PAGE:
Henry Marshall Tory (1864-1947) was born on a farm in Nova Scotia and received his first degree in honours mathematics and physics in 1890 from McGill University in Montréal, Québec. He began teaching there the…
Henry Marshall Tory (1864-1947) was born on a farm in Nova Scotia and received his first degree in honours mathematics and physics in 1890 from McGill University in Montréal, Québec. He began teaching there the following year and in 1903 he received his DSc and became professor of mathematics.
In 1905, Tory was sent west to supervise the creation of the McGill University College in Vancouver, British Columbia, which later became the University of British Columbia. Returning home, he visited Edmonton and met Alexander Cameron Rutherford, another McGill graduate who was about to become premier of the newly formed province of Alberta. The University of Alberta was chartered in 1906 and Tory was invited to become its first president, starting in 1908.
In 1914, Tory’s work in building the new university was interrupted by the First World War, which drew away many students and faculty to the trenches. In 1917, Tory was asked by the government to set up an educational program for Canadian military personnel overseas. The Khaki University (1918-1919), as it was known, provided educational opportunities for over 50,000 people. Tory returned to Alberta in 1919 and resumed his position as University of Alberta president.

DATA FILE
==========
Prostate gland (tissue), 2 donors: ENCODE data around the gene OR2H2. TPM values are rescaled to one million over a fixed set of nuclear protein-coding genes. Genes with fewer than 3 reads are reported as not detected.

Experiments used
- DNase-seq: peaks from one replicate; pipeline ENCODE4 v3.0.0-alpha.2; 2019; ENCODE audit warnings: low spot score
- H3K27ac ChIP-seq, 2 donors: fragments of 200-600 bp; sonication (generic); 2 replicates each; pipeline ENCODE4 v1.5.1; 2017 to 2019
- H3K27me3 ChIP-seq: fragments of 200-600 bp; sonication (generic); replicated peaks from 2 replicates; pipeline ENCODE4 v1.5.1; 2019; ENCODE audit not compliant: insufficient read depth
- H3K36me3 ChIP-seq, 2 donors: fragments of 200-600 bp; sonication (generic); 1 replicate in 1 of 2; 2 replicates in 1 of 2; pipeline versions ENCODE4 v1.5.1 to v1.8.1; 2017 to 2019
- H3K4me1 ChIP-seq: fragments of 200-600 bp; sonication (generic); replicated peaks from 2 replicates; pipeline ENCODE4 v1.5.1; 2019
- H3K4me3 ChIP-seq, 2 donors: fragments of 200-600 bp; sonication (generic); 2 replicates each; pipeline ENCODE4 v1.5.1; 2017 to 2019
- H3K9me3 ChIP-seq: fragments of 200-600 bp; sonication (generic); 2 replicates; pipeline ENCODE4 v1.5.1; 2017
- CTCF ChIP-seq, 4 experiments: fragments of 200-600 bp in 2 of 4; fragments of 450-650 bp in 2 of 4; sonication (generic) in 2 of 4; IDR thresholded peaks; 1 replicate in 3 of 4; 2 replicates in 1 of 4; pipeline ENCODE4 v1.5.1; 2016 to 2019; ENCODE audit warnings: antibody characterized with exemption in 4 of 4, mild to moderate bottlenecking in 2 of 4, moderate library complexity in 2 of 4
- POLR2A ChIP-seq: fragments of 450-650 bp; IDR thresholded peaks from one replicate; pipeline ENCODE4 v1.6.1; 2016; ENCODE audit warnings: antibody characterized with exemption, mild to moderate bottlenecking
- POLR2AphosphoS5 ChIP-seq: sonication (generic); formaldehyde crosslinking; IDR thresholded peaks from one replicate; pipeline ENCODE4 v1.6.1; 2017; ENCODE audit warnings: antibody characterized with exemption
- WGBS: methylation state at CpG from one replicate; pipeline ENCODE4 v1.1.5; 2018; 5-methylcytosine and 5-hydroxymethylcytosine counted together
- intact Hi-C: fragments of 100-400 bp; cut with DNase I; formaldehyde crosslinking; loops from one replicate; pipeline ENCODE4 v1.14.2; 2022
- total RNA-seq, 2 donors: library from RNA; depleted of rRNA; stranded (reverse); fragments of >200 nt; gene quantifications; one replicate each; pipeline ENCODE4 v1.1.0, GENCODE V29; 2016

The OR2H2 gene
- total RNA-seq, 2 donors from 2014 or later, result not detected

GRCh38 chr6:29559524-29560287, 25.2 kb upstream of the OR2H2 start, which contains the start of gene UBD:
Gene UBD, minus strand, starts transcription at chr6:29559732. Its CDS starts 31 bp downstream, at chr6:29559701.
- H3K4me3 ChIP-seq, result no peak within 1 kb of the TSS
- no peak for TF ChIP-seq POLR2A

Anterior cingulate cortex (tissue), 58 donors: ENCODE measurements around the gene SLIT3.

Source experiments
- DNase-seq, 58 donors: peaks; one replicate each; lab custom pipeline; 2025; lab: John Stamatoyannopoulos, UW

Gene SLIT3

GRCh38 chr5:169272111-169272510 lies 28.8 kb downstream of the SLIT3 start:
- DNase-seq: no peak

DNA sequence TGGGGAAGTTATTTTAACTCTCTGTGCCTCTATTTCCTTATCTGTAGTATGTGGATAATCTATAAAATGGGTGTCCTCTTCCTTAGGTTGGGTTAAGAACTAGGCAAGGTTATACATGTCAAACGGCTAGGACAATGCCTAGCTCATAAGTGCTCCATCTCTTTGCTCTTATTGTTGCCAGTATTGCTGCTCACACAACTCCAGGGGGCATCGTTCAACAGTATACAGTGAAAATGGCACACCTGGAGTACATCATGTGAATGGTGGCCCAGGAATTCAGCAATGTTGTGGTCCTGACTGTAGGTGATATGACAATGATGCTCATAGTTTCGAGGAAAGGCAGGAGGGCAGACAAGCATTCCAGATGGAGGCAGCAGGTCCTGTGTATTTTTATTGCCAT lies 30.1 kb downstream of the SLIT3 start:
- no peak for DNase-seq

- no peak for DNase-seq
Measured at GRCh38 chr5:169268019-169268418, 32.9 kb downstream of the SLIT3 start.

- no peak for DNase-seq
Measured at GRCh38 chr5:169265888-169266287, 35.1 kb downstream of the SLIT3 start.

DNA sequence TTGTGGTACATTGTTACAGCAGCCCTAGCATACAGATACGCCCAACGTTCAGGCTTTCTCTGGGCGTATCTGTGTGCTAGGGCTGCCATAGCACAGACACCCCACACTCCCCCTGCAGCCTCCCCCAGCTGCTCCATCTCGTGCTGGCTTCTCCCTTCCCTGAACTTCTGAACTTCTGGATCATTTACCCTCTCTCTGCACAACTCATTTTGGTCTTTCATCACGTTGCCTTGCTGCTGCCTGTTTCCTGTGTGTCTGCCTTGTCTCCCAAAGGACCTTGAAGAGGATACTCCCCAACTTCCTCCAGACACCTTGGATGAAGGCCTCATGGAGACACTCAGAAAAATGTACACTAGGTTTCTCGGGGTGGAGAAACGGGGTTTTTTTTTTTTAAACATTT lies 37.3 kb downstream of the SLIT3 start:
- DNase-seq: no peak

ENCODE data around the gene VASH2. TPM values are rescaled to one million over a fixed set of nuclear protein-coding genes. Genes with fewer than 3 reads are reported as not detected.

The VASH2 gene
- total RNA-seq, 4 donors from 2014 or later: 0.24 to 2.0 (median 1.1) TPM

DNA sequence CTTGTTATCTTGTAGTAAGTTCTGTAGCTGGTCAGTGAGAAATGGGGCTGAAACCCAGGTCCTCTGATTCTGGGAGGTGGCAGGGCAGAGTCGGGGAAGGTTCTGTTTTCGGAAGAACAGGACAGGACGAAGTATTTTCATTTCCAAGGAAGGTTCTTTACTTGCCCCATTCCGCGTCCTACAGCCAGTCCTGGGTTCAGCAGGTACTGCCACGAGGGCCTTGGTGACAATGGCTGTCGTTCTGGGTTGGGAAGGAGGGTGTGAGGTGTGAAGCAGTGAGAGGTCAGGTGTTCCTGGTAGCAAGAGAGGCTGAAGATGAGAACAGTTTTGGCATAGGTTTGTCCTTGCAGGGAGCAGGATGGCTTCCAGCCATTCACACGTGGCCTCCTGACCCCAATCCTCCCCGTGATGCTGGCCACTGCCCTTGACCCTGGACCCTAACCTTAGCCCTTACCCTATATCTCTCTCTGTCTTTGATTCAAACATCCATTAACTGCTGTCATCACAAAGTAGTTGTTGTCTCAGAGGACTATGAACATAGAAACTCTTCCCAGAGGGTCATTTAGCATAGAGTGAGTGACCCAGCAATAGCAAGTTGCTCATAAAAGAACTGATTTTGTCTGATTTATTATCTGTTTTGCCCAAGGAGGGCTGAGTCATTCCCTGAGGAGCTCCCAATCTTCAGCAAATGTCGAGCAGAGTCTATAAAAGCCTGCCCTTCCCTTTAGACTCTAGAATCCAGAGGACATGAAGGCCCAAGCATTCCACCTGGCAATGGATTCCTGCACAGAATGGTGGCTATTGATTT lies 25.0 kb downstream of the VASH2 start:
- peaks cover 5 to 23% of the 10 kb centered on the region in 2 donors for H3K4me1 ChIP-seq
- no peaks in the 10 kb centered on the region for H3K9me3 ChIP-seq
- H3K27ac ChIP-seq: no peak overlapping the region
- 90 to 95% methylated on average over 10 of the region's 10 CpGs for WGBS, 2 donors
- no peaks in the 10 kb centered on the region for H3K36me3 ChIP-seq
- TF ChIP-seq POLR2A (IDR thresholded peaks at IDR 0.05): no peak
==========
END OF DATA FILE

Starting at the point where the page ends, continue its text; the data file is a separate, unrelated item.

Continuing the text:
Tory built the University of Alberta from the ground up and made it a model for new provincial universities across western Canada. Tory was the founder and president of the Alberta Research Council from 1921 to 1928. He was appointed president of the National Research Council (NRC) in 1923 and when the Canadian government changed it from an advisory body to a research institution with its own laboratories in 1928, Tory left Alberta to preside over the transformation. He remained president of the NRC until 1935. In 1942, at the age of 77, he became the first president of Carleton College in Ottawa. He was in the midst of planning Carleton’s expansion to a university when he died in 1947.
Tory’s first presidential address to convocation in 1908 read in part:
“The modern state university is a people’s institution. The people demand that knowledge shall not be the concern of scholars alone. The uplifting of the whole people shall be its final goal.”
"1965.30.1 - Portrait of President Henry Marshall Tory, University of Alberta Museums Art Collection." University of Alberta Museums Search Site, https://search.museums.ualberta.ca/11-4815. Accessed 11 Aug. 2022.